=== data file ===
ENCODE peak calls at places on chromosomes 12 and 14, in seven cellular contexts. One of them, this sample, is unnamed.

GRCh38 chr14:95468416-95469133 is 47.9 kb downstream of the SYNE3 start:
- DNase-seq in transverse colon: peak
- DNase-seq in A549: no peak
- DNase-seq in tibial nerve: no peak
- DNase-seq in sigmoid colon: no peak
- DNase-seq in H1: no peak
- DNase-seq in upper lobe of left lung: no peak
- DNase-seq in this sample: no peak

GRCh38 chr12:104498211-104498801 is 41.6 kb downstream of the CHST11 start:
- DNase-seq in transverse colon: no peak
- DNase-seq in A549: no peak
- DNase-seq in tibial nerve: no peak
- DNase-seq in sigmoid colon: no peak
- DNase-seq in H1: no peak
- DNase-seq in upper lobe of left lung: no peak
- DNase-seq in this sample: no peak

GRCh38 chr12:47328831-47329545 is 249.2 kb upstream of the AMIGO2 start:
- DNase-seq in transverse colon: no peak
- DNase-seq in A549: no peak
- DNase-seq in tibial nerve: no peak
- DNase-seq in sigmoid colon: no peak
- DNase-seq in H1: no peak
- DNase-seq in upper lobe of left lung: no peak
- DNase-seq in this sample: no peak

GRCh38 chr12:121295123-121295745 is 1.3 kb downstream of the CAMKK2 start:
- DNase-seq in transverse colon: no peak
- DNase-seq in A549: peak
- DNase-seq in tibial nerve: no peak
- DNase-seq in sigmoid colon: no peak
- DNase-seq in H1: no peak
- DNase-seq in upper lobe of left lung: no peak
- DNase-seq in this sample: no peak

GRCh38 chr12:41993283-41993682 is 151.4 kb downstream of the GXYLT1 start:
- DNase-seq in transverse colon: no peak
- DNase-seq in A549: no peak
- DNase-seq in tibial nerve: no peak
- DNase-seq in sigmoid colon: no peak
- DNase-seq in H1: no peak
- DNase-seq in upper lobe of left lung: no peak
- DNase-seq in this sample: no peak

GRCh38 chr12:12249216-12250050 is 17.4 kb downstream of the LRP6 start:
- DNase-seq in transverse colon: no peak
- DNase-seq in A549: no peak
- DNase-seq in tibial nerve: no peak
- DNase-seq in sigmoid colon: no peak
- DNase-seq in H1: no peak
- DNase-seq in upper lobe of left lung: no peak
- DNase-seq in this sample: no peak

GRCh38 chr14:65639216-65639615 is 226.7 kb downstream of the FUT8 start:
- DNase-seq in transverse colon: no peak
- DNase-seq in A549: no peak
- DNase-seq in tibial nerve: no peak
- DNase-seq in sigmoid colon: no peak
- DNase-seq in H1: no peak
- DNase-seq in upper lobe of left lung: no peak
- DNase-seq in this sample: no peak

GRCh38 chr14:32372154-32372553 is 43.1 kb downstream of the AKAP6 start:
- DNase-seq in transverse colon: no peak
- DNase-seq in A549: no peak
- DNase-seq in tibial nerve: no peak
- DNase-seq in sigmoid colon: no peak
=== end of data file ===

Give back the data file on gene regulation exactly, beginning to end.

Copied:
ENCODE peak calls at places on chromosomes 12 and 14, in seven cellular contexts. One of them, this sample, is unnamed.

GRCh38 chr14:95468416-95469133 is 47.9 kb downstream of the SYNE3 start:
- DNase-seq in transverse colon: peak
- DNase-seq in A549: no peak
- DNase-seq in tibial nerve: no peak
- DNase-seq in sigmoid colon: no peak
- DNase-seq in H1: no peak
- DNase-seq in upper lobe of left lung: no peak
- DNase-seq in this sample: no peak

GRCh38 chr12:104498211-104498801 is 41.6 kb downstream of the CHST11 start:
- DNase-seq in transverse colon: no peak
- DNase-seq in A549: no peak
- DNase-seq in tibial nerve: no peak
- DNase-seq in sigmoid colon: no peak
- DNase-seq in H1: no peak
- DNase-seq in upper lobe of left lung: no peak
- DNase-seq in this sample: no peak

GRCh38 chr12:47328831-47329545 is 249.2 kb upstream of the AMIGO2 start:
- DNase-seq in transverse colon: no peak
- DNase-seq in A549: no peak
- DNase-seq in tibial nerve: no peak
- DNase-seq in sigmoid colon: no peak
- DNase-seq in H1: no peak
- DNase-seq in upper lobe of left lung: no peak
- DNase-seq in this sample: no peak

GRCh38 chr12:121295123-121295745 is 1.3 kb downstream of the CAMKK2 start:
- DNase-seq in transverse colon: no peak
- DNase-seq in A549: peak
- DNase-seq in tibial nerve: no peak
- DNase-seq in sigmoid colon: no peak
- DNase-seq in H1: no peak
- DNase-seq in upper lobe of left lung: no peak
- DNase-seq in this sample: no peak

GRCh38 chr12:41993283-41993682 is 151.4 kb downstream of the GXYLT1 start:
- DNase-seq in transverse colon: no peak
- DNase-seq in A549: no peak
- DNase-seq in tibial nerve: no peak
- DNase-seq in sigmoid colon: no peak
- DNase-seq in H1: no peak
- DNase-seq in upper lobe of left lung: no peak
- DNase-seq in this sample: no peak

GRCh38 chr12:12249216-12250050 is 17.4 kb downstream of the LRP6 start:
- DNase-seq in transverse colon: no peak
- DNase-seq in A549: no peak
- DNase-seq in tibial nerve: no peak
- DNase-seq in sigmoid colon: no peak
- DNase-seq in H1: no peak
- DNase-seq in upper lobe of left lung: no peak
- DNase-seq in this sample: no peak

GRCh38 chr14:65639216-65639615 is 226.7 kb downstream of the FUT8 start:
- DNase-seq in transverse colon: no peak
- DNase-seq in A549: no peak
- DNase-seq in tibial nerve: no peak
- DNase-seq in sigmoid colon: no peak
- DNase-seq in H1: no peak
- DNase-seq in upper lobe of left lung: no peak
- DNase-seq in this sample: no peak

GRCh38 chr14:32372154-32372553 is 43.1 kb downstream of the AKAP6 start:
- DNase-seq in transverse colon: no peak
- DNase-seq in A549: no peak
- DNase-seq in tibial nerve: no peak
- DNase-seq in sigmoid colon: no peak